Volunteer in Ecuador and Support Ecological Restoration and Sustainability in the Tropical Cloud Forest

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Support cloud forest conservation as an environmental volunteer in Ecuador. The aim of this programme is to help to conserve a part of the Ecuadorian Cloud Forest by participating in tree planting, trail work, research activities, sustainable living and food production as well as some community projects.  You can take part in: Cloud Forest Conservation & Sustainable Food Production and Building and we also offer a short term Travelling, Volunteering, Learning (TVL) programme for groups.

You can join for 1 week up to 12 weeks. We have places all throughout the year available.

Individuals, groups, students doing research and families all welcome.

Cost includes shared lodging in cabins, 3 meals a day, training and supervision, project materials, backup and support; starts at £370.

Medicinal garden Outside volunteer house Dan and Adrian working in the tree nursery Blue Gray Tanager eating Monkeys Hummingbird Volunteers laying stones for a Life Cairn memorial for extinct species in Ecuador Iguana Cloudy sunrise in the reserve The community school Toucanet Planting in the organic garden

The Project

The tropical wild birds of EcuadorCloud Forest Conservation & Sustainable Food Production and Building

Conservation and Sustainability Volunteers can join this programme all year round from 1 week up to 3 months in duration. Activities include:
  • Planting 150 native trees per person within the group (groups of 4-8 usually)
  • Designing and opening a new trail in the reserve
  • Maintaining existing trails
  • Collecting data for the station's research projects
  • Maintaining and improving the medicinal and meditation garden
  • Working in the organic vegetable garden
  • Alternative animal production
  • Coffee, banana and citric production
  • Bio-food production
  • Eco-construction
  • Sustainable wood production, and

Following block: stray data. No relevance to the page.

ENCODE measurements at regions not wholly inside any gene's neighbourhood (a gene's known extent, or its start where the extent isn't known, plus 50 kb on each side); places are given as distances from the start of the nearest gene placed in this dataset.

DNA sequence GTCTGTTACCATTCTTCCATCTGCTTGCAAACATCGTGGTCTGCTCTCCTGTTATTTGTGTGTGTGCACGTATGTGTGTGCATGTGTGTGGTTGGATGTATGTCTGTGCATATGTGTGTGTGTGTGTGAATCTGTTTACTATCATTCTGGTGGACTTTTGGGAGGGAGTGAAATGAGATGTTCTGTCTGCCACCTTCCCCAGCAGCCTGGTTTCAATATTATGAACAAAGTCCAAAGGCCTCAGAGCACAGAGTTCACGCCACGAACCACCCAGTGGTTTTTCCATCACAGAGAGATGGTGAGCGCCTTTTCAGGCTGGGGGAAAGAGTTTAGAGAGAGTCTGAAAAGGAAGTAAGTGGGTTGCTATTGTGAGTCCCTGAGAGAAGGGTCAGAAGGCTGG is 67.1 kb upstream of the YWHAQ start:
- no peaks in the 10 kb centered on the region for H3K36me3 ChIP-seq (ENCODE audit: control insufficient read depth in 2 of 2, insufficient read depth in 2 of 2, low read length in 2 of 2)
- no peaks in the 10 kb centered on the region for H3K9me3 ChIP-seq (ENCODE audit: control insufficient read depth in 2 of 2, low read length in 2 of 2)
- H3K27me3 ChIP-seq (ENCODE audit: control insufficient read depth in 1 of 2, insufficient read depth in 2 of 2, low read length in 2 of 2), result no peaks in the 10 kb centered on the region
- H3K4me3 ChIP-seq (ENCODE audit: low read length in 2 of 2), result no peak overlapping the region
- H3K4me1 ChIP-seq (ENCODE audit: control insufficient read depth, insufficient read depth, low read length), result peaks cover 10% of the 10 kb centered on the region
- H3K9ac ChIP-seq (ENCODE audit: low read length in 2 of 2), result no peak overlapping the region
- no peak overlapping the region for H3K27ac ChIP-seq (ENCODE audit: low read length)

• Medicinal garden work 

Butterfly in Ecuador1 or 2 weeks - Travelling, Volunteering and Learning Programme (TVL)

This is a programme which is ideal for volunteers who do not have much time to travel (two weeks), but still want to do something worthwhile and for groups (minimum 5 participants). It includes:

  • reforestation, forest conservation and planting native and endangered species,
  • hiking in the cloud forest,
  • trip and overnight stay to a local indigenous community,
  • opportunity to learn about medicinal plants and meet shaman for healing (optional),
  • eco-construction workshops,
  • ecological research techniques,
  • sustainability - organic agriculture as well as bio food production, (ie cheese, yoghourt, pasta, coffee etc)
  • conservation lectures and practices,
  • camping and learning about survival techniques, shelter building, finding edible foods,
  • visiting local school and nursery.

There is the option to include Spanish classes as well. The TVL programme is suitable for individuals or groups of students, friends etc.  The TVL programme runs for 8 and 14 day durations in June & July each year - please enquire for specific dates. Or, if you can make up a group of at least 5 participants, then any date would be fine, we can create a programme for you.

For any questions on the above, please email: aaron@workingabroad.com

Planted gardens in Ecuador

Further Details on Conservation Volunteering in Ecuador

Conservation volunteer activities for the Cloud Forest Conservation & Sustainability Programme

  • Forestry Programme: Restoring Degraded Areas - The station is working to restore several areas through natural regeneration and by reforesting them with tree species important to the natural environment. Volunteers assist in collecting and planting seeds, maintaining the nursery, transplanting seedlings, tree care, opening reforestation lines and conducting forestry inventories of planted trees to evaluate their growth and survival.